Everybody approaches money in their own way. Some watch every account like a hawk, others hand the reins to a professional and trust that everything is fine. Most people fall somewhere in between.
Regardless of which side of the spectrum you currently occupy, here are a few small changes everyone can make to position your accounts for as much success as possible.
Perhaps the biggest way to impact your finances is to automate as much as possible. Have your paycheck deposited directly. Set up “triggers” in your bank account so that the moment your paycheck posts, predetermined amounts are sent to various accounts such as student loan repayment, mortgage, investments, savings, and others.
Automation takes the stress out of money. The decision on how to spend every penny is made when you are in a good frame of mind and thoughtful about your goals. It prevents you from having to worry about whether you paid the mortgage or sent the monthly car payment. When financial stress no longer takes up space in your mind, you are free to focus on more important matters.
There are several approaches for paying down debt, as we have written about here. You should take your entire financial picture into account before you decide on the best path to pay down debt. But no matter what path you choose, it is wise to refinance student loans and mortgage payments whenever possible in order to save on both monthly and total repayment costs.
For example, when it comes to student loans, many of you will have the Federal Loan Forgiveness Program as an option if you work at a non-profit, though working at a non-profit doesn’t mean the program is automatically right for you.
As of the writing of this post, interest rates are very low and several companies (SoFi, Meet Earnest, Common Bond, and DRB to name a few) are offering low fixed and variable-rate loans for those willing to refinance.
Those who are not yet clients at our firm are eligible to receive a .25% interest rate discount from SoFi when you sign on as a client. To learn more, click here.
3. Spend Mindfully
Do you ever spend an hour or more scrolling through screen after screen on your phone without really looking at anything? That’s what some refer to as mindlessness: activities performed without intention or thought. Mindless spending works the same way.
It is easier than ever to spend money. Credit card information is stored on every device so that when you happen to see a product you want - even if you never knew it existed before that moment - you can tap a screen and it will be at your door the next day.
This modern convenience is fun, but it can be financially destructive if we don’t keep it in check.
Mindful spending is when we apply intention and thought to every purchase. It pays no attention to impulses or cravings, but it keeps your spending firmly between the predetermined boundaries set by your budget or a strong financial plan. Read more here about how financial planning is a form of impulse management.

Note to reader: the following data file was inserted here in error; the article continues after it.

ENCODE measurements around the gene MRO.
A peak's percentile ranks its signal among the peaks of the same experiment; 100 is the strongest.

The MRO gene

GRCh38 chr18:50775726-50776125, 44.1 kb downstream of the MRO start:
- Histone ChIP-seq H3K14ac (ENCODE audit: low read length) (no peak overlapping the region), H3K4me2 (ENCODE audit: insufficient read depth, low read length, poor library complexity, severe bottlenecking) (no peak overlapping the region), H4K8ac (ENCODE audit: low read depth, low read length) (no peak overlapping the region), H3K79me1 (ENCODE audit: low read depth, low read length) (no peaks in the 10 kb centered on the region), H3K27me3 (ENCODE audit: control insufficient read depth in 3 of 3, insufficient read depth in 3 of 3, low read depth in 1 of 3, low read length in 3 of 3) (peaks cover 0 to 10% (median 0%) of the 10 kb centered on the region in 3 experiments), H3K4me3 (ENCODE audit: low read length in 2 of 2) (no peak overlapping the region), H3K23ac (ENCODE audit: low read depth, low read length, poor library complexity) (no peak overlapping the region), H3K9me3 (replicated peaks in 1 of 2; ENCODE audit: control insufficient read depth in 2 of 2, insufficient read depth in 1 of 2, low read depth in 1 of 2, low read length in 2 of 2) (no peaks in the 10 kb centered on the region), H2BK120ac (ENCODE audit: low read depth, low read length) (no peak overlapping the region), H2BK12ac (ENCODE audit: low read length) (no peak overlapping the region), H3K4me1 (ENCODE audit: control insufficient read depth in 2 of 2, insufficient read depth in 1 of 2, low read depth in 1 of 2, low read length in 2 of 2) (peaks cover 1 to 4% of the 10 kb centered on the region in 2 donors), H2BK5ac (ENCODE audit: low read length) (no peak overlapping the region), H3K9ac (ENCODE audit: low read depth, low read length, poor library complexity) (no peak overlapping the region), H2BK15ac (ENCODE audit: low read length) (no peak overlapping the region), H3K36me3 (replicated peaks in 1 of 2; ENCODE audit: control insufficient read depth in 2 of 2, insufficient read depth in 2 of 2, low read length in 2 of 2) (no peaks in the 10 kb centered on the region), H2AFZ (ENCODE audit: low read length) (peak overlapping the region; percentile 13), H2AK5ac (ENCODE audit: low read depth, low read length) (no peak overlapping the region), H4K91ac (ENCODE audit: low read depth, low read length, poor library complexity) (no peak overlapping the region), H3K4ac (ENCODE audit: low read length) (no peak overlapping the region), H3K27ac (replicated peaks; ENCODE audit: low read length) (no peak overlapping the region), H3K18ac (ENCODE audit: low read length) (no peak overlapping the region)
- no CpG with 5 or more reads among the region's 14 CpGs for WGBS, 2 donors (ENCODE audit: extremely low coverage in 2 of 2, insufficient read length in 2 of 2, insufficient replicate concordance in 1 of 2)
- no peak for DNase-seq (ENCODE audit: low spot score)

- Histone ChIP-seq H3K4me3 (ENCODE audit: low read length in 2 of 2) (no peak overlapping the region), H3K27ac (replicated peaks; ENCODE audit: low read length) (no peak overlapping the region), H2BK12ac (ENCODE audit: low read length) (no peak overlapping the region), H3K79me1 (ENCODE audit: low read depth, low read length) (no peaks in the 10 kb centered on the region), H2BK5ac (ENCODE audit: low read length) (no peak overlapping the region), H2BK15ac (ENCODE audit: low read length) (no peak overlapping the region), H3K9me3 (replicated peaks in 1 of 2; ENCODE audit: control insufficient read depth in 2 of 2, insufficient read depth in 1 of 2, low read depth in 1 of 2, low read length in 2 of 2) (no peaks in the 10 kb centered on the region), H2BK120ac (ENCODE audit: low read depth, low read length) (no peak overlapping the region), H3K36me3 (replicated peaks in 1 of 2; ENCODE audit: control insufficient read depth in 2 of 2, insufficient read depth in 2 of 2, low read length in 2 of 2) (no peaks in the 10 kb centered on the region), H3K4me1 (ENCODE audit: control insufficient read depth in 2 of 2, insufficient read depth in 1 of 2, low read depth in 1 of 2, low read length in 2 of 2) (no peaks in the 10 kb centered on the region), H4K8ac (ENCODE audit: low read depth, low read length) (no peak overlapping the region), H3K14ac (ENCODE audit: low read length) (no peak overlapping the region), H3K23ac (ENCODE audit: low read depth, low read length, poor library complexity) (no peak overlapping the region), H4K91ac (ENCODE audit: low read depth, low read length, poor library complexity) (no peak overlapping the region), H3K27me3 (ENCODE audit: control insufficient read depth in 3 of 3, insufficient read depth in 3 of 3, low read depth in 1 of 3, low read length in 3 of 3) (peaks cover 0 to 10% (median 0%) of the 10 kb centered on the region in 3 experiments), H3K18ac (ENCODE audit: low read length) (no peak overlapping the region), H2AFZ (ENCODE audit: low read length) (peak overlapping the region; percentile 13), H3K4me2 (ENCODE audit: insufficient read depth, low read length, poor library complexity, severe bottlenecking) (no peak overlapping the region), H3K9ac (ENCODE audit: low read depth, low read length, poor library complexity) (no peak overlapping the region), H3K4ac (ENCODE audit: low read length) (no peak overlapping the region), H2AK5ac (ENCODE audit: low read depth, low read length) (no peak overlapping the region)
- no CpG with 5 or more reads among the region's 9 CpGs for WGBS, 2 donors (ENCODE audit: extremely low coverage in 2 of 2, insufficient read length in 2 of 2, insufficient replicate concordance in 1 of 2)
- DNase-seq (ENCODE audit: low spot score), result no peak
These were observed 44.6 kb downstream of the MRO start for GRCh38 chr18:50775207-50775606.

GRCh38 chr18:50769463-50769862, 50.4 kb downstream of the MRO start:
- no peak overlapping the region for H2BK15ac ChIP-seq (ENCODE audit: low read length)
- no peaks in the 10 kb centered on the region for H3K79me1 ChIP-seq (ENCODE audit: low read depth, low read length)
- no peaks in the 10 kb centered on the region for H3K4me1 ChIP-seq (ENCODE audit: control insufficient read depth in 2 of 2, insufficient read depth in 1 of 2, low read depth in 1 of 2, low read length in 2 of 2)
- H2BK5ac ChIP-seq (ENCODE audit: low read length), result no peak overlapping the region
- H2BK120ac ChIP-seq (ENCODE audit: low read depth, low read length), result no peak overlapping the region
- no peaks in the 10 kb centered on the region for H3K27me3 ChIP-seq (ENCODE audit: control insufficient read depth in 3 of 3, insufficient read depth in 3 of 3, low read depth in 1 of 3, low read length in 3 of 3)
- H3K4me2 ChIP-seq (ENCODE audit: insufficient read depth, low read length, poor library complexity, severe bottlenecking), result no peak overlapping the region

4. Maximize contributions
Have you seen The Marshmallow Test? A researcher brings a child into a room and sits them at a table where one giant marshmallow sits on a paper plate. The researcher says they’re going to leave the room and the child is welcome to eat the marshmallow, or they can wait for the researcher to return at which point the child will get two marshmallows.
Some kids eat the marshmallow the second the researcher walks out. Some hold off for a little while but eventually give in. And a few waited the entire time and got an extra marshmallow when the researcher returned.
Contributing to investment accounts is basically the same thing. It’s tempting to contribute only a little and hold onto your cash for immediate use. But delayed gratification is a beneficial trait when it comes to investing. You can buy something now with your cash, or you can put it in an investment account and at some point down the road your one dollar will grow into many. The more you put in, the more it grows, so make sure you are making maximum contributions to your accounts.
The contribution limits for most investment and retirement accounts increase every year by at least a small percentage. In 2019, however, some limits increased more than expected. See a list of notable contribution limit increases for 2019 here.
5. Use Rewards Cards or Cash Back Systems
Credit cards can be financially harmful when they’re not used well. But with a little discipline and mindful spending, you can leverage them in your favor. As we wrote here, there are plenty of credit card companies whose cash back or rewards programs are quite advantageous. Use credit cards to cover purchases or expenses you plan to make anyway, and the rewards benefits can cover a multitude of future costs as well.
In some cases, points can convert into cash, but before you use your points to pay your credit card bill, know that those points may be worth far more when paying for flights or some other specific expense category. What would normally be an extra $1,200 from the conversion of your points into cash, can easily turn into a $4,000 value if used strategically.
Credit cards can also be used to boost your credit rating. Again, when used strategically, factors like your credit utilization ratio can drastically improve.
Don’t be afraid of credit cards, but do use them wisely.
LAY A SOLID FOUNDATION
Finances can become overwhelming when there is no plan, structure, or purpose. It is especially complicated by the ever-changing forces in your world: new jobs, economic instability, major life events, and more.
Good financial planning provides a solid foundation so that when those major shifts occur, you only need to make a slight course correction rather than overhaul the entire system.
The five practices above are a great start to that foundation. Put them into practice, because great financial planning can make all the difference.